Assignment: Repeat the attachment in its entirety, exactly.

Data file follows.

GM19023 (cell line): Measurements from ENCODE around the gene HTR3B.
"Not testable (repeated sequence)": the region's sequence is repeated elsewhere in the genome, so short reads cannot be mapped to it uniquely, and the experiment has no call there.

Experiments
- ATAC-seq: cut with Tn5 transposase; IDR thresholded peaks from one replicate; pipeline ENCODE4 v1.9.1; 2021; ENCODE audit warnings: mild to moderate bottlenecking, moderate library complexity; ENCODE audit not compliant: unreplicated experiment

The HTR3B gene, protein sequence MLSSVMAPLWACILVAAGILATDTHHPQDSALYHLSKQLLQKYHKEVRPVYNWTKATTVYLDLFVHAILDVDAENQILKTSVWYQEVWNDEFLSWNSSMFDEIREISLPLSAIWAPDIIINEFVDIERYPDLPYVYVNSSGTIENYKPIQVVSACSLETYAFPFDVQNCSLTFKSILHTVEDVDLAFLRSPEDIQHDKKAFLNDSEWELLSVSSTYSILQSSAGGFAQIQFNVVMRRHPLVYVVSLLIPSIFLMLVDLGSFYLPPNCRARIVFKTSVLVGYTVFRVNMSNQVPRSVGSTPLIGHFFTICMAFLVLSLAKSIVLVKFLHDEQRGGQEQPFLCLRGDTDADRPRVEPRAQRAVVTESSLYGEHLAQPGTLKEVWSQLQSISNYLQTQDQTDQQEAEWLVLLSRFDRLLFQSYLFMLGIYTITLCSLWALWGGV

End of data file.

GM19023 (cell line): Measurements from ENCODE around the gene HTR3B.
"Not testable (repeated sequence)": the region's sequence is repeated elsewhere in the genome, so short reads cannot be mapped to it uniquely, and the experiment has no call there.

Experiments
- ATAC-seq: cut with Tn5 transposase; IDR thresholded peaks from one replicate; pipeline ENCODE4 v1.9.1; 2021; ENCODE audit warnings: mild to moderate bottlenecking, moderate library complexity; ENCODE audit not compliant: unreplicated experiment

The HTR3B gene, protein sequence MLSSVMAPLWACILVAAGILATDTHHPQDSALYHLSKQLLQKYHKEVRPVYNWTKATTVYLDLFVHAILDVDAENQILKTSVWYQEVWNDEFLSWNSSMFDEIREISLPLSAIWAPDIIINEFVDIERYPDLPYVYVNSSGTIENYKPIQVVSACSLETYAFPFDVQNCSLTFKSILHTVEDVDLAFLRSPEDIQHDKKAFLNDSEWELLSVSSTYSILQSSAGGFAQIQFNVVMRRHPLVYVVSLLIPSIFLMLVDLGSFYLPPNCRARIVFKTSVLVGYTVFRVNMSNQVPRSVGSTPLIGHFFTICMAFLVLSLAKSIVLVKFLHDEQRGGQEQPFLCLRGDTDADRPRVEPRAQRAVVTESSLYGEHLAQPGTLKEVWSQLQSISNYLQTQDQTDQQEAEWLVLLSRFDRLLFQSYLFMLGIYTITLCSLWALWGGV